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No, the BBC shouldn’t force employees to uproot their lives

The future of work is all about flexibility — so why are some companies still fixating on location as opposed to talent?

Yessi Bello-Perez

Unleash Your Workforce The future of work is all about flexibility — so why are some companies fixating on location as opposed to talent?

  • The BBC, the UK’s public service broadcaster, is moving many of its jobs outside of London — leaving many employees to consider taking redundancy.
  • The future of work needs to be flexible and it must take into account employee feedback.
  • Talent should come first.

Some of the world’s biggest corporations are embracing remote work, and giving their employees the flexibility to decide where and how they work.

Meanwhile, the BBC — the UK’s public service broadcaster — has announced a series of moves that will see entire teams moved outside of London “to make the corporation more reflective of the UK as a whole.”

The BBC said its plans represented a “top-to-bottom change and its biggest transformation in decades,” as entire departments and news divisions will be moved to Birmingham, Cardiff, Leeds, Salford, and Glasgow.

These plans spell good news for some of the UK’s regions but many employees on the affected London-based teams told the Guardian they expected the majority of colleagues to opt for redundancy rather than uprooting their lives and families.

As part of the plans, the BBC is expected to create an additional 600 roles outside of London over the coming seven years. At the same time, it’s trying to decrease the size of its 23,000-strong overall workforce.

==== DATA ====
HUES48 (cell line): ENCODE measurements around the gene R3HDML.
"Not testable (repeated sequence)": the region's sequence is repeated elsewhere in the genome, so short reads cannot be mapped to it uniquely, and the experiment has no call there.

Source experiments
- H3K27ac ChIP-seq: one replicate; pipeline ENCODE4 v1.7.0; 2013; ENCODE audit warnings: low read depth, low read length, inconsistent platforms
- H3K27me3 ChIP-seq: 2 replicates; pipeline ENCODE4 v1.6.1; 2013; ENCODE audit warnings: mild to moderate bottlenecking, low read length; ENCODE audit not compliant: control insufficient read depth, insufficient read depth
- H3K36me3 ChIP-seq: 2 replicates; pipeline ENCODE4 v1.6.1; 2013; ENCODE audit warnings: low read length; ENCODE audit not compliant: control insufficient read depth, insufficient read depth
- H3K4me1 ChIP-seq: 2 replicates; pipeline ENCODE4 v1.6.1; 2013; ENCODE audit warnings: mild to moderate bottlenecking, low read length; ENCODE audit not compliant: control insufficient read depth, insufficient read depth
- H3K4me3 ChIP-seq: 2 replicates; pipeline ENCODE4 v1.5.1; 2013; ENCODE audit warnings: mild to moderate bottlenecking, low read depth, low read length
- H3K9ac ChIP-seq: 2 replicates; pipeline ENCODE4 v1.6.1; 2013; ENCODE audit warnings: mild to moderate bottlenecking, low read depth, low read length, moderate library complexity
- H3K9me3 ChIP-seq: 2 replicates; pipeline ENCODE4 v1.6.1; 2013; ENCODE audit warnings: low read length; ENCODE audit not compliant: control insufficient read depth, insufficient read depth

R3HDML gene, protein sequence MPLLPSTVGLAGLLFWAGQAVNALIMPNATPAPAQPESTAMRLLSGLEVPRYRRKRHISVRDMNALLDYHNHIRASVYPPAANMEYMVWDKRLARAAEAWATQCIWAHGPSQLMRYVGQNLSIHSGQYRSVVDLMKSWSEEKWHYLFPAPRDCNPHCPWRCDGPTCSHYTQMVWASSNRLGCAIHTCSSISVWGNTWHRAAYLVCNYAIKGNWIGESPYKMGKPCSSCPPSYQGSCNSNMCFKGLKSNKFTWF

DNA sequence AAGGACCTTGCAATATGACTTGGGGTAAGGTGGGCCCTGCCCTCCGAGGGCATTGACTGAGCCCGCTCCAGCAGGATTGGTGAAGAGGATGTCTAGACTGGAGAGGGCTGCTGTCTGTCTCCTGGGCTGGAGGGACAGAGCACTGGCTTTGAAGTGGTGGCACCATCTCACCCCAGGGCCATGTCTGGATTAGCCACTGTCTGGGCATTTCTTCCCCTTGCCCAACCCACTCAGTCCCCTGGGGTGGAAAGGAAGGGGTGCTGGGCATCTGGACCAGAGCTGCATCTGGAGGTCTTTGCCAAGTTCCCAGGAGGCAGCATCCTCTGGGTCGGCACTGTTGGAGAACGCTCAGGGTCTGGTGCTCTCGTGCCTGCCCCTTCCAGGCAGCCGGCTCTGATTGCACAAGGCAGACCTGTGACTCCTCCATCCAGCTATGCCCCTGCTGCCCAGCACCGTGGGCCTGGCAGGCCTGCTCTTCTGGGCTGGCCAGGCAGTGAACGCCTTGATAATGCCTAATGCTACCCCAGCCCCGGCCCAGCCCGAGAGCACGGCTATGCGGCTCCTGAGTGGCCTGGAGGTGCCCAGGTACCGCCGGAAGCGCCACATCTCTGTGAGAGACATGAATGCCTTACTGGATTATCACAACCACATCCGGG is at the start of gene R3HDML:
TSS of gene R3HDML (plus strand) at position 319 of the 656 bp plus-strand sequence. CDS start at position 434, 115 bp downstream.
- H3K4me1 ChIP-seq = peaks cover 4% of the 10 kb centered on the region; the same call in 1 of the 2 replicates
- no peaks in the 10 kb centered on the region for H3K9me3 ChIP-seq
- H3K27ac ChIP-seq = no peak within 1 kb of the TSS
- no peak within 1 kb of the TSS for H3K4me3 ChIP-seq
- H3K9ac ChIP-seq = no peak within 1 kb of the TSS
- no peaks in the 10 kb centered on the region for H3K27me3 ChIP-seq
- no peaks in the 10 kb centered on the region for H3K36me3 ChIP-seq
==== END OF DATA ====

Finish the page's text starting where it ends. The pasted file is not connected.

Erm, what about the future of work?

These types of moves, often spurred by the need to cut down costs or address new business needs, aren’t new.

However, I can’t help but wonder that these decisions, communicated to but not consulted with employees, go against the opportunity afforded by the new working world.

The coronavirus pandemic has forced HR tech teams and leaders to change their approach, to listen to employees, and adapt processes to meet the needs and desires of an increasingly demanding — and empowered — workforce.

While I acknowledge that being able to work from anywhere isn’t possible in all professions, what happens to those who are now having to choose between uprooting their entire lives and potentially losing their jobs?

Technology is already playing a pivotal role in the workplace. It’s enabled companies, of all shapes and sizes, to allow workers to work from home practically over night.

Employers and employees have shown great resilience over the past 12 months — my worry is that it’ll be forgotten if and when we return a semblance of ‘normal.’

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